New Special Issue of Journal of Ethnic and Migration Studies published.
Special Issue: Rethinking integration. New perspectives on adaptation and settlement in the era of super-diversity is available from the Journal of Ethnic and Migration Studies (jems). Featuring articles from IRiS Director Professor Jenny Phillimore, and IRiS members Dr Rachel Humphris, Dr Susanne Wessendorf and Dr Aleksandra Grzymala-Kazlowska, this special issue aims to bring new perspectives to the understanding of migrant integration, transitions and settlement, challenging a number of widely articulated fears that exist concerning migration.
The ongoing movement of peoples across Europe has contributed to superdiversification of the industrialised north, it has also contributed to fears of migrants and refugees, particularly the burden on public services and resources such as healthcare, housing and jobs, perceived by many to be a direct impact of migration. In their article Reciprocity for new migrant integration: resource conservation, investment and exchange, Jenny Phillimore, Rachel Humphris and Kamran Khan examine how new migrants use reciprocity to make connections, access integration resources and undertake acts of reciprocal exchange. Rather than conserve resources, the article suggests migrants actively use resource exchange strategies to mitigate stress and aid integration.
In her article From connecting to social anchoring: adaptation and ‘settlement’ of Polish migrants in the UK, Aleksandra Grzymala-Kazlowska revisits her original concept of social anchoring. This article moves the notion of ‘settlement’ beyond thinking of the concept of identity and integration to an understanding of the tangible footholds and structural constraints of social anchoring, linking them to the psychological and emotional aspects of settlement.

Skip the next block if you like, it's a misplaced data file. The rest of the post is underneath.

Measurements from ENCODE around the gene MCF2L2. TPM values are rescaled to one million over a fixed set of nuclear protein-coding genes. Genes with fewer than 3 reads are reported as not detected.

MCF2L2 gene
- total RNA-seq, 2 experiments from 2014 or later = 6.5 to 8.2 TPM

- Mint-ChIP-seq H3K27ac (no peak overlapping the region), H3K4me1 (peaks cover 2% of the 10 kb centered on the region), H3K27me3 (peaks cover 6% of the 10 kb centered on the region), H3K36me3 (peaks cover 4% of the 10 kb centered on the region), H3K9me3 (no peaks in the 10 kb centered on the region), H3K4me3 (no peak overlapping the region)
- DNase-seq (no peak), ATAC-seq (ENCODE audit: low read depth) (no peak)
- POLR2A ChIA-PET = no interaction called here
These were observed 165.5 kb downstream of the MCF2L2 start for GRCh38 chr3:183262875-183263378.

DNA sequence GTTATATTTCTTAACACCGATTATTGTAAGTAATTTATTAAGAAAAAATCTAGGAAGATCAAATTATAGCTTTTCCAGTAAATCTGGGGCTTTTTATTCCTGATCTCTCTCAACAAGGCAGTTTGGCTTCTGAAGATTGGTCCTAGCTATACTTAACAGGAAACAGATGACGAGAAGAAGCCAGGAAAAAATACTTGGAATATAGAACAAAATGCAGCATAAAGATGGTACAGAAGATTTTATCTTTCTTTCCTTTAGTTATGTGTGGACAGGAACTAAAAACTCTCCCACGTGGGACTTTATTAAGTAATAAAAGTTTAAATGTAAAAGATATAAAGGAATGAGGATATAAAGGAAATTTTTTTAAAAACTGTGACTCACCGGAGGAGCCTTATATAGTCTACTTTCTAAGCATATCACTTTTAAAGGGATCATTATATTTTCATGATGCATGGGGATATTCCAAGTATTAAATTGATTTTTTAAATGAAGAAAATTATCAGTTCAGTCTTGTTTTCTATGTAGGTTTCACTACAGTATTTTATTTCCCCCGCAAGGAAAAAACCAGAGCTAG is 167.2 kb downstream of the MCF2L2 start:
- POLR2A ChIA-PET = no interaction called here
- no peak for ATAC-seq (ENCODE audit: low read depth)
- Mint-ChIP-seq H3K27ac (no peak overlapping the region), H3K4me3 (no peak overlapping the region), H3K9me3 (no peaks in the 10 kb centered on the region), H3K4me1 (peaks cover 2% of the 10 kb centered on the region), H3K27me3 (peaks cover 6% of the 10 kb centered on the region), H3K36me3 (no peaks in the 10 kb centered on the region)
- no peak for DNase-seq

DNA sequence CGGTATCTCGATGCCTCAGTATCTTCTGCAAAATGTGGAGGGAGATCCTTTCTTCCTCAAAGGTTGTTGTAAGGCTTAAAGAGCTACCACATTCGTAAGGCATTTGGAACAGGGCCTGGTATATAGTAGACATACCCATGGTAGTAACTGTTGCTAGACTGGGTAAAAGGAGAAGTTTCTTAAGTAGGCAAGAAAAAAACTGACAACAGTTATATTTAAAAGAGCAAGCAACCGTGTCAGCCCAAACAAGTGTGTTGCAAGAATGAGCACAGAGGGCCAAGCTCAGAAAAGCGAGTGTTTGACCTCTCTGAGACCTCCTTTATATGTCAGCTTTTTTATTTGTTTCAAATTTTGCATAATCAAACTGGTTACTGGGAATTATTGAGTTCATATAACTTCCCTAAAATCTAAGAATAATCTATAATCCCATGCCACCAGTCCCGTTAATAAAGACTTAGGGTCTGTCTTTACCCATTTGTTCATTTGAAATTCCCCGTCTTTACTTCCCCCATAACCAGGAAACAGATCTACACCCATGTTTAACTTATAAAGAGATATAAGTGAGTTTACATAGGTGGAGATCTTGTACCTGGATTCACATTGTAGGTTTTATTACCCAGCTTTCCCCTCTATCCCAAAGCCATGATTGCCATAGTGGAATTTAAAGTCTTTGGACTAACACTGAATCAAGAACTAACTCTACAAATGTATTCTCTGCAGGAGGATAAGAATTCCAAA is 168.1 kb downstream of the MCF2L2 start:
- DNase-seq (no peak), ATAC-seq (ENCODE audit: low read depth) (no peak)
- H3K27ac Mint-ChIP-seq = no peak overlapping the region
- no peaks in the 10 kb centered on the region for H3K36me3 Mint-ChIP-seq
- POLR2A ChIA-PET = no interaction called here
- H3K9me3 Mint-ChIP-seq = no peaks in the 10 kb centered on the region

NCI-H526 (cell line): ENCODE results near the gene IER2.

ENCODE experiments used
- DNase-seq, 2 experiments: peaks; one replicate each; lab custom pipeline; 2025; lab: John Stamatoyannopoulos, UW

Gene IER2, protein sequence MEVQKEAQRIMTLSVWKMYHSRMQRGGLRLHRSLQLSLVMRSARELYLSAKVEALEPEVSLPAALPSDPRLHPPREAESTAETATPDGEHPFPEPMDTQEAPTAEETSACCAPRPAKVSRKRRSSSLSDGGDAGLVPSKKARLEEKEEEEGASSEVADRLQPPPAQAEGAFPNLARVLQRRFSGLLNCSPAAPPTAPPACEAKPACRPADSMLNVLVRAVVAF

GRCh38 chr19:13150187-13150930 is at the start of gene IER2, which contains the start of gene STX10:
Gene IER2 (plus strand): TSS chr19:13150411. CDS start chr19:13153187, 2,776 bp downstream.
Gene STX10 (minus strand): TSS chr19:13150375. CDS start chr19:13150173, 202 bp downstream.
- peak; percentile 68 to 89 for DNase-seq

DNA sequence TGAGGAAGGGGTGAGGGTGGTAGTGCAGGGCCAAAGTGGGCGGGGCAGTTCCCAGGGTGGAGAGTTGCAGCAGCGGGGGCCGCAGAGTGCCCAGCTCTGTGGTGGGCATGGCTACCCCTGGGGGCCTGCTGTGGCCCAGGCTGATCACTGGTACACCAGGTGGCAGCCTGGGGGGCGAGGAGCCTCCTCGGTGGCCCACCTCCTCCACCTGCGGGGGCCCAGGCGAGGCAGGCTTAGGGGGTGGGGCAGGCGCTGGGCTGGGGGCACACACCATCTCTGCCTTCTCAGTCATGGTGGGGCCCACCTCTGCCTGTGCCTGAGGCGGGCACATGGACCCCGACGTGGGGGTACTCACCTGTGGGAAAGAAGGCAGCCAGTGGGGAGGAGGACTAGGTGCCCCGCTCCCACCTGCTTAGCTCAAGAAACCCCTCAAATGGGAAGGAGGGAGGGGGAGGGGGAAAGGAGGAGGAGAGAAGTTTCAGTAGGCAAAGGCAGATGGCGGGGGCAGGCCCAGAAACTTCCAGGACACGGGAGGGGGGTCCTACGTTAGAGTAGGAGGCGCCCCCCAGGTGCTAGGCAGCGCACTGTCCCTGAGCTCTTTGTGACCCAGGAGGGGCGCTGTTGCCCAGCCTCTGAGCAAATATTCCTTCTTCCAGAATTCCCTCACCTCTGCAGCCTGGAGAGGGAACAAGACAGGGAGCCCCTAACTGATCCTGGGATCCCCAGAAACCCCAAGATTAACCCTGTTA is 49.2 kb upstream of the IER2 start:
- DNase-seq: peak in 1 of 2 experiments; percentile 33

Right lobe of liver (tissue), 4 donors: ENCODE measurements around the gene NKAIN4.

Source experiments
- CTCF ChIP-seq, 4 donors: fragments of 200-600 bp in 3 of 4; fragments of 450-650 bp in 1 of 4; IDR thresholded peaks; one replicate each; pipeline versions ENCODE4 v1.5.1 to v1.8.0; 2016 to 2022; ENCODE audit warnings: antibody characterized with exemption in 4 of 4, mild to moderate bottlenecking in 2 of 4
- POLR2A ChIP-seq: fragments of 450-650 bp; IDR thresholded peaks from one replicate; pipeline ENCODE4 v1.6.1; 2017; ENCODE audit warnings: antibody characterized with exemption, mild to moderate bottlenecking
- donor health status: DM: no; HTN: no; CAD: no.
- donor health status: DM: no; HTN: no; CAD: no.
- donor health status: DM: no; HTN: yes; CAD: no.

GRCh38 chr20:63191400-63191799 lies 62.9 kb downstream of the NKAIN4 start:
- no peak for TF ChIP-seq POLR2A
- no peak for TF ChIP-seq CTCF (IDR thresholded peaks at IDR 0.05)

In other articles, Franz Buhr explores the idea of migrant spatial integration, introducing a new exploratory tool to examine in depth urban experience and migrant integration, focussing on Lisbon, Portugal. Dr Susanne Wessendorf draws upon her earlier studies of pioneer migrants in London to reformulate the notion of pioneer migrants, asking what factors impact their settlement process. The paper argues that ethnicity and country of origin are no longer the key factors shaping this process, but rather legal status and cultural capital.
This special issue outlines a number of key arguments and contributions pertaining to new and existing perceptions of migrant adaption and integration under conditions of superdiversity. The articles challenges existing concepts of the structures and resources migrants use to support their integration, highlighting their understanding of cultural capital and social connections to aid their integration and enable their contributions to the communities in which they settle and adapt.
To access this Special Issue and the full range of articles please click here
For more information about The Institute for Research into Superdiversity (IRiS) please click here